The method we have developed to extract and label
from 3-D MRI the
cortical topography is divided in three steps :
**a)** extraction of the exterior trace of the
sulci and detection of the connections between
these entities. At this level, we extract the
superficial structural component of the cortical
topography ;
**b)** modelling of the deeper cortical infolding
by tracking the median surface of each cortical fold ( *fig 1.a*). As a
result, we obtain a parametric surface representing
the 3-D shape of the buried part of each sulcus [2].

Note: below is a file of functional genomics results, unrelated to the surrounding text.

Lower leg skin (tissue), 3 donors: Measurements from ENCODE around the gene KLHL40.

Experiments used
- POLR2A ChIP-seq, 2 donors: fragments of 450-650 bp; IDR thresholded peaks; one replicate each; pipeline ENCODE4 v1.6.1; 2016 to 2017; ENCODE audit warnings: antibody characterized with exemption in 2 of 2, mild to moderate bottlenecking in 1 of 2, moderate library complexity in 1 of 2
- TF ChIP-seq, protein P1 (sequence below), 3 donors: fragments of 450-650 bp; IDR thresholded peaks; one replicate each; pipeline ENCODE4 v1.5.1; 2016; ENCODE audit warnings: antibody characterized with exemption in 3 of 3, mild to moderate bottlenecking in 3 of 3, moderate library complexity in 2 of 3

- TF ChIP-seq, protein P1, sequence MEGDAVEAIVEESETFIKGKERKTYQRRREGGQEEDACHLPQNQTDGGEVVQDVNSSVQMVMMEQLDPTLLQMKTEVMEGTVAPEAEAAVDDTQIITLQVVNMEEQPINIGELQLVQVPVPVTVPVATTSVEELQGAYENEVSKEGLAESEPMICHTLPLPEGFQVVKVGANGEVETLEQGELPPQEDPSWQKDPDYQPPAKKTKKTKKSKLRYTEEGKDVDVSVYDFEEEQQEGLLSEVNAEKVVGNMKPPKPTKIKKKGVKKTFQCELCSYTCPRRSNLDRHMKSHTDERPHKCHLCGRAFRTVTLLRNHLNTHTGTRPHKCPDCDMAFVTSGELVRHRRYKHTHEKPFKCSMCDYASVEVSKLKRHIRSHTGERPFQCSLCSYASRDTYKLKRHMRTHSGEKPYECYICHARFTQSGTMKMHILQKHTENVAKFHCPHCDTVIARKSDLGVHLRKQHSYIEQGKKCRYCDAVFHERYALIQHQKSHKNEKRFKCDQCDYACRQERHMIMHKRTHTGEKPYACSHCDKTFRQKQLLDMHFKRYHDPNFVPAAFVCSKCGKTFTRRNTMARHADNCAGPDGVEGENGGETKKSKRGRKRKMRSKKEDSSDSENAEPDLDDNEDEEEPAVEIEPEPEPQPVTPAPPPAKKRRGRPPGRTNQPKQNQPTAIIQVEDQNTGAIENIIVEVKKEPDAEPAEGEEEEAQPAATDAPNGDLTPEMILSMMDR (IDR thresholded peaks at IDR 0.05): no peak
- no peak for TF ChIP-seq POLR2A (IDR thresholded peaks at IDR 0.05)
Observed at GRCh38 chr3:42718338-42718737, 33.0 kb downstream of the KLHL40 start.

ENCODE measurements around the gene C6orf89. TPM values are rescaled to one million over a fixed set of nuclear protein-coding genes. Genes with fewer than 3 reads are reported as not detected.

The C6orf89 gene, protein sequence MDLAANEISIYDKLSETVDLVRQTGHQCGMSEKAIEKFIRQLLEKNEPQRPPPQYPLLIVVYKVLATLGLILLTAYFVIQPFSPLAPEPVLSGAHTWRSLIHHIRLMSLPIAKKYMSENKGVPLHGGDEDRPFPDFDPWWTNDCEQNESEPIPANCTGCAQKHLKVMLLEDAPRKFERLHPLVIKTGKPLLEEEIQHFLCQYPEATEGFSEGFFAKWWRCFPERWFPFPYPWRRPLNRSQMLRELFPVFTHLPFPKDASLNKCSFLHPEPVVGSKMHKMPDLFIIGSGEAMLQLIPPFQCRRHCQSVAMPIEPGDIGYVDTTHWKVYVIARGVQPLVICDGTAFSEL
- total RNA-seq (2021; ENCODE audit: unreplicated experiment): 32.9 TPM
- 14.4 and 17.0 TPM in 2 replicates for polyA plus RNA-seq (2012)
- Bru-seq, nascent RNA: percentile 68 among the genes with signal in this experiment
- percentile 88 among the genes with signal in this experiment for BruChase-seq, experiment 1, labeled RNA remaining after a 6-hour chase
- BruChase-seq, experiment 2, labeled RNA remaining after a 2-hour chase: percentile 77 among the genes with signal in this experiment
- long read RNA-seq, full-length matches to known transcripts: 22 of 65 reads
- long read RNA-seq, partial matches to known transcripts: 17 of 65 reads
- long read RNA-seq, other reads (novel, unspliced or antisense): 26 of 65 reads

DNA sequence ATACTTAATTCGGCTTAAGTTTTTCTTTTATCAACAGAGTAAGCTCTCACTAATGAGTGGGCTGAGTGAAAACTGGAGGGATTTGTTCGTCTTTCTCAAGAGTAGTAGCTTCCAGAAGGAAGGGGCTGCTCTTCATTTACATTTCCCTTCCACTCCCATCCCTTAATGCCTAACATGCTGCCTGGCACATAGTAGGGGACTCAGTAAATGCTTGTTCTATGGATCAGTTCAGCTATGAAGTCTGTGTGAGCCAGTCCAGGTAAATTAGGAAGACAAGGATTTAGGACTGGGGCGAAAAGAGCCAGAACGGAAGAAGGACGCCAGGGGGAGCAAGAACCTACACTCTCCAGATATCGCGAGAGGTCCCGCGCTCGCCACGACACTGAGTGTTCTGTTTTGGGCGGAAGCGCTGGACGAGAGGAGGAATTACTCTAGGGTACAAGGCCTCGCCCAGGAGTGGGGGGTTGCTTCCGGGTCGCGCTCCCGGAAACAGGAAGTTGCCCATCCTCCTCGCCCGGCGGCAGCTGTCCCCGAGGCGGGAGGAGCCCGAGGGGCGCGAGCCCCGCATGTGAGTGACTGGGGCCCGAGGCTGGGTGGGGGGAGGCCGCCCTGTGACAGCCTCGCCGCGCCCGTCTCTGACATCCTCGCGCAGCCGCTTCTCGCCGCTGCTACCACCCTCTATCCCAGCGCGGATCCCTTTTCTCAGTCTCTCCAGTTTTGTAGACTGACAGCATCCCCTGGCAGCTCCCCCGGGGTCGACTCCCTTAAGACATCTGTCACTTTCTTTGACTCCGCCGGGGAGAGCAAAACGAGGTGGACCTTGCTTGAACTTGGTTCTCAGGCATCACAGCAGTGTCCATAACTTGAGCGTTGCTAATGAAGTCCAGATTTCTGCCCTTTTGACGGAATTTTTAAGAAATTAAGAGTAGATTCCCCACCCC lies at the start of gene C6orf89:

Finally, a set of parameters are associated
with each extracted fold and junction, and the
result is encoded in a graph structure.
**c)** labelling
of these graphs were then performed by an anatomist through
an iteractive display interface for 51 subjects
in order to study the spatial distributions of the cortical
sulci. Data expressed with respect to
a standardized brain coordinate system (i.e Talairach-like coordinate system)
permits the creation of SP_AMs (Statistical Probability
Anatomy Map)[1] of the main sulci (*fig 1.b*).
These SP_AMs, representing the normal
spatial variability
of the neuroanatomy are then used
to perform the recognition of these
anatomical structures on a new subject (*fig 1.c*)